Friday 15 May 2009

It's Quince de Mayo - It's San Isidro

Two years ago, returning to Madrid from one of my travels, I watched spellbound from the window of my taxi at an extraordinary sight being enacted on the streets of the capital. It seemed as if Madrid had gone back in time and or they were filming sequels to either My Fair Lady or Mary Poppins.
The men were all dressed like London costermongers, men who worked in the London markets of a century ago (American readers think Dick Van Dyke in Mary Poppins) while the women of the town wore beautiful long dresses that hugged the figure until flaring out from the knee.

What the heck was going on?

The date was the 15th of May and this was the feast day of San Isidro, the patron saint of Madrid, and what I was witnessing was the “Romero”. The people of the town dress up in their traditional costumes and ostensibly make a pilgrimage to the saint’s shrine in the barrio that bears the saint’s name. Some do, some don’t. Some dress up because it is traditional and go to one or other of the many events that happen all over the city on this day.

There are two kinds of costume: the “Majos” and the “Majas” and the “Chulos” and the “Chulapas”. (The first in each case is for men, the second for women.) The Majos and Majas are more like the peasant’s garb seen in the painting of Goya. The Chulos and Chulapas come from a later time and, at least in the case of the women’s dress, much more flattering to the figure and consequently more popular.

And it’s here again and everyone in Madrid has a holiday. It’s too bad for the rest of Spain. Even towns just beyond the boundaries of the city don’t get to join in this fiesta. For them it’s a normal work day.
San Isidro, (c 1070 – 15th May 1130), more properly known as San Isidro Labrador, (the labourer), was a farm worker who, among other things, is credited with the miracle of finding a spring of sweet water on his master’s land which falls, nowadays, just within the city limits.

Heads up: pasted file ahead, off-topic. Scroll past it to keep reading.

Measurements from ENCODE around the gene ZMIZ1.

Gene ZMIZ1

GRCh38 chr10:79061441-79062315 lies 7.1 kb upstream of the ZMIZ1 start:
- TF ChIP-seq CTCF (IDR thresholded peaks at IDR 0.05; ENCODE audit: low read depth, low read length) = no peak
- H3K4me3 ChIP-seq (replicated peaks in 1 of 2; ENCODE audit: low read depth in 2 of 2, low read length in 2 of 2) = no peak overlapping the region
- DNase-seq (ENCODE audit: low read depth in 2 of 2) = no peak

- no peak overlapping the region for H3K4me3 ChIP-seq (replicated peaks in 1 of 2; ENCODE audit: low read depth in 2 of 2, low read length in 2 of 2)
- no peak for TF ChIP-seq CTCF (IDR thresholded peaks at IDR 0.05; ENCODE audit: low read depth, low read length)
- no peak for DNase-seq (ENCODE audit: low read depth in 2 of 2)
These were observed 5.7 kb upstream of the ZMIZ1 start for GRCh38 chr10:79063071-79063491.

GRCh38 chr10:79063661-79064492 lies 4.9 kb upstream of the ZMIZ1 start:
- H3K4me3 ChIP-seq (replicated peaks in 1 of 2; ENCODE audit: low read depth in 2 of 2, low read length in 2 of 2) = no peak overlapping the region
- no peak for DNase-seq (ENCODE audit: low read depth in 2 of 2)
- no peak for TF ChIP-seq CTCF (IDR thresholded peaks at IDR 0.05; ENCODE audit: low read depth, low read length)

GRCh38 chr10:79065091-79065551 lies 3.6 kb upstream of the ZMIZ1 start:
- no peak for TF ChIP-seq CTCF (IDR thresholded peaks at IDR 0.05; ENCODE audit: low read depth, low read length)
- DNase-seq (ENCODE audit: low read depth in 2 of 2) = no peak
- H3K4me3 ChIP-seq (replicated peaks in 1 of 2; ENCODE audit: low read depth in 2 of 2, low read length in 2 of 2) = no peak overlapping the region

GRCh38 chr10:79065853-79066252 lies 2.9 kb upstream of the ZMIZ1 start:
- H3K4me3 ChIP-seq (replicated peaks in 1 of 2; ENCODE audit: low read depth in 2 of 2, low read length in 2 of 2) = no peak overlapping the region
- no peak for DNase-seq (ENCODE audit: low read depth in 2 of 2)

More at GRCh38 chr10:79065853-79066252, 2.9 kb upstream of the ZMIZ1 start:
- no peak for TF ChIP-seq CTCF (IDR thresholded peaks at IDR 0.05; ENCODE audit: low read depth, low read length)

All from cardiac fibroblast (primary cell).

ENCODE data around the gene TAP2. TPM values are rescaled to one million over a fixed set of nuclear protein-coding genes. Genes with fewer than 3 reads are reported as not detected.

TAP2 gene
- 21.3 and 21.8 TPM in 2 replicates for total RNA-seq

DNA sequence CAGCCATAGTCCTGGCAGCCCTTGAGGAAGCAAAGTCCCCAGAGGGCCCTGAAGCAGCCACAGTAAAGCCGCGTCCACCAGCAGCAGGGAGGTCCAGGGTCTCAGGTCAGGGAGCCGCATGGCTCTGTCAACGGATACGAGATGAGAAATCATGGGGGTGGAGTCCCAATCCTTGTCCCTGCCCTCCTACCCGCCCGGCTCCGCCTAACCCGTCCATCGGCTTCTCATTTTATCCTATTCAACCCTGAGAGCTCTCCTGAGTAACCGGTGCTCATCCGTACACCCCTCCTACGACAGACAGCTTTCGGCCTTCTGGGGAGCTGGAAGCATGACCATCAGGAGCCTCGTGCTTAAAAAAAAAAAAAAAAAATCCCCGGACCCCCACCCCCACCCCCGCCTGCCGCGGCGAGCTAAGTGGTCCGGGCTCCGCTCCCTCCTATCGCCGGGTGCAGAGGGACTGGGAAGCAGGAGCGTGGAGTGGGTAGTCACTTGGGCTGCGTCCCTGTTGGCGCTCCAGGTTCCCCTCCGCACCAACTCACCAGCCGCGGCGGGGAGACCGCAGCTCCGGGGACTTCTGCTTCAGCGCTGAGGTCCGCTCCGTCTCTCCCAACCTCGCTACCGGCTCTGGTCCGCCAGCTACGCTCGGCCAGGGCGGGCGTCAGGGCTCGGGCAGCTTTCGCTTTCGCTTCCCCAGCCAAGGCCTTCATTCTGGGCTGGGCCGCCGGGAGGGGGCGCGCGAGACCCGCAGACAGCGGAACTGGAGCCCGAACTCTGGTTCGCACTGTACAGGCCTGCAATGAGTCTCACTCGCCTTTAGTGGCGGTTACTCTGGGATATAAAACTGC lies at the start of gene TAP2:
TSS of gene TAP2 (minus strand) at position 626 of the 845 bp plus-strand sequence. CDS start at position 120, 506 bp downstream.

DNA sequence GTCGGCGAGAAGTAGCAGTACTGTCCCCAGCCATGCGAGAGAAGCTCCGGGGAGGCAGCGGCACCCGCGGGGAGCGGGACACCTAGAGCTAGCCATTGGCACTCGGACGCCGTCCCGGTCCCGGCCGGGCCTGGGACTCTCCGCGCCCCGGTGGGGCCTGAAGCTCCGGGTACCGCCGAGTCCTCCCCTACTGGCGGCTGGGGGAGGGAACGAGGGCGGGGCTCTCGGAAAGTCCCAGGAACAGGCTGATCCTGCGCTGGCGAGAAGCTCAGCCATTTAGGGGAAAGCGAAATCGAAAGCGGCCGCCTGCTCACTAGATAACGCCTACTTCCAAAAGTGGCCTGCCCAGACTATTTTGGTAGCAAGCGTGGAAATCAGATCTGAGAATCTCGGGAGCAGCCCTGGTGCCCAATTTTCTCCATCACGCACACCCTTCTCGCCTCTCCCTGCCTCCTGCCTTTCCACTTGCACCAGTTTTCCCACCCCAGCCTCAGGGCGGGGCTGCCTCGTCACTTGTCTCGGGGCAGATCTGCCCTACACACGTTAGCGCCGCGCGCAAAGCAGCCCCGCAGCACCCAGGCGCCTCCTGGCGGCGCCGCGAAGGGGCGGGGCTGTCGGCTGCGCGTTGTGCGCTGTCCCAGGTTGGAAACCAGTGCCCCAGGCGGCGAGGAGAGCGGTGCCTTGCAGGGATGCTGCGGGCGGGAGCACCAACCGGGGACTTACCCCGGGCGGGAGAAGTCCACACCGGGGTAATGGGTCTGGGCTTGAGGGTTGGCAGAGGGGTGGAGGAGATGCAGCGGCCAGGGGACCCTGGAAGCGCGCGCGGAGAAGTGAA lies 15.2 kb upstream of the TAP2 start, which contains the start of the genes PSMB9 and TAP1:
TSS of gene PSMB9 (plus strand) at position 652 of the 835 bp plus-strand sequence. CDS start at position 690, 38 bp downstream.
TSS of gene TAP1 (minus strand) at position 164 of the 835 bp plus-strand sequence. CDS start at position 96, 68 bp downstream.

A pious man, his fellow farm-workers complained that he spent too much time praying in the church on his way to his daily labours and that they were having to do his work for him. Yet on the morning when his boss went to check, he found that even though Isidro had not arrived in the fields, an angel was doing his work for him. On another occasion, when the good man was actually hard at work ploughing, his employer saw two angels also ploughing on either side, causing the farmer to declare that Isidro’s work was worth that of three men. Yet for the wage of one. I bet there were some rumblings over post-laboral cervezas among his fellow workers that night.

Despite his co-worker’s grumbles, he probably impressed his boss more when he interceded with God to bring his master’s daughter back from the dead. However, his reputation was more surely made when King Felipe III claimed he had been cured of some deadly disease by touching the saint’s relics.

The spring the saint found is reputed to have both health giving and spiritual properties and today there will be long queues outside the “Ermita” that Queen Isabella had built in his honour, as the populace waits their turn to drink it. I doubt it is so very different from that which comes out of Madrid’s taps, but even so, it is good water. And the ladies who queue are much more beautiful than those in Goya’s famous painting.
Goya's "Pilgrimaage to San Isidro's Well" - Prado
If you can’t be here to join the queue, then you can get a virtual flavour of san isidro’s heritage here and click on the photograph.

San Isidro had a wife, known as Santa Maria de la Cabeza, because a bust of her head is carried to her shrine near the Puente de Toledo, a wonderfully sculptured bridge across the mighty Rio Manzanares near Pirámides, on the 9th of September. (Her statue can be seen among many others along the bridge.) They had a daughter who unfortunately fell into a deep well. With an intercession from the Virgin Mary, the water level in the well rose to the top carrying their floating daughter to safety. (The 9th of September is also a holiday in Madrid – although last year it was moved!)

Just around the corner from the “Ermita” there will be a religious service presided over by the bishop of Madrid, but for the rest of the day, in fact, for several days, it is a time of fiestas.